How to use a Nintendo Switch Pro Controller in Wired Mode
The Nintendo Switch Pro Controller is by far my favorite accessory for my Nintendo Switch. Not only is it a more comfortable controller than the included Joy-Cons it also has fantastic battery life meaning I can play my games for longer between charges.
Of course, no battery lasts forever, and sometimes you'll need to plug your Pro Controller into the Switch dock to charge it while you're playing. You can do this at any time and keep playing like normal with a wireless connection, but Nintendo has included a Pro Controller Wired Communication mode on the Switch if you crave a wired connection.
Why bother with a wired connection?
The most prominent reason for wanting a wired connection with your controller is to deal with latency issues.
When you use a wireless connection, there's always a slight lag in the inputs as the signal travels across the room to your Switch; however, the difference is so small between wired and wireless with the Pro Controller that I doubt most people will notice it. With that said, pro gamers often prefer wired connections and Nintendo likely included this feature for them.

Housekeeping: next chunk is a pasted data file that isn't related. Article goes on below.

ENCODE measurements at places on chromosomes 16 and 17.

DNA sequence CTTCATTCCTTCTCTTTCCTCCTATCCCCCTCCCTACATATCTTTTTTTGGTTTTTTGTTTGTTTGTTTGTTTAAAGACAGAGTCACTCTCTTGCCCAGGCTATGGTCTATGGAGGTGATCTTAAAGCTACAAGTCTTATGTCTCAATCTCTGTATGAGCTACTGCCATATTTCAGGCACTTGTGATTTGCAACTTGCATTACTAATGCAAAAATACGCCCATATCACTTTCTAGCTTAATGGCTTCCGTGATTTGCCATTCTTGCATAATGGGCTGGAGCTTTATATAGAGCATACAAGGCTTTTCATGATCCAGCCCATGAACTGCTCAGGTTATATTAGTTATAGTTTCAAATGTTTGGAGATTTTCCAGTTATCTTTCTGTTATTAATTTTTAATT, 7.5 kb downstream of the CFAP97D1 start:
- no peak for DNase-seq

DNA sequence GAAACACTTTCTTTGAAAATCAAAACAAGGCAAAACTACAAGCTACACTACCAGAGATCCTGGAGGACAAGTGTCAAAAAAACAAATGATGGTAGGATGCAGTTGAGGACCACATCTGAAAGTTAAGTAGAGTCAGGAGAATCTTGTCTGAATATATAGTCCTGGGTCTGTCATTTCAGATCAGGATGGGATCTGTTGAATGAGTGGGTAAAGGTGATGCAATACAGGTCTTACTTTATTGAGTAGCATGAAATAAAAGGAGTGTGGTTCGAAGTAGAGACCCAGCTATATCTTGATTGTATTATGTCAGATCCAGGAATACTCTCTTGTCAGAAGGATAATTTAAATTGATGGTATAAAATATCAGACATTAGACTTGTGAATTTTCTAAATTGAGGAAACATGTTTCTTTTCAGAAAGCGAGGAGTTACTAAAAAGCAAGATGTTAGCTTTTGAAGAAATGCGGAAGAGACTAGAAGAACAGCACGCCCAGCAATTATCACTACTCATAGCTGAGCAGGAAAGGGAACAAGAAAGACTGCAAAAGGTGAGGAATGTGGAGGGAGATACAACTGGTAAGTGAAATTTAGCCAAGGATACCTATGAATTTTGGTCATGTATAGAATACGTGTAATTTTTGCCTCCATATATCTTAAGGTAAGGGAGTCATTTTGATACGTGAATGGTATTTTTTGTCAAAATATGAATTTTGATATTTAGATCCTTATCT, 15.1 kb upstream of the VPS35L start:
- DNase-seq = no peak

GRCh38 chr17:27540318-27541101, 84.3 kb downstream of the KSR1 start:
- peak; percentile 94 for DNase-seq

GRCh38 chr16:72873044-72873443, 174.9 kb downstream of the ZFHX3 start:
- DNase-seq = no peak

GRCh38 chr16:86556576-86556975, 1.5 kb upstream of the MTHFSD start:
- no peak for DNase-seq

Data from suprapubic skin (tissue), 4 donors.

How to enable Pro Controller Wired Communication
- Plug in your Pro Controller to the Switch TV dock.
- Select System form the main menu.
- Select Controllers and Sensors from the sidebar.
- Select Pro Controller Wired Communication.
As long as you are using the Pro Controller Wired Communication mode, the Pro Controller's NFC capability will be turned off. If you want to use amiibo, you'll need to either unplug your Pro Controller, so it reverts to a wireless connection or repeat the steps above to turn off Pro Controller Wired Communication.
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Luke Filipowicz has been a writer at iMore, covering Apple for nearly a decade now. He writes a lot about Apple Watch and iPad but covers the iPhone and Mac as well. He often describes himself as an "Apple user on a budget" and firmly believes that great technology can be affordable if you know where to look. Luke also heads up the iMore Show — a weekly podcast focusing on Apple news, rumors, and products but likes to have some fun along the way.
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I can't image a gamer needing this dude to latency with most Nintendo Titles. Sure this is a thing in PC gaming.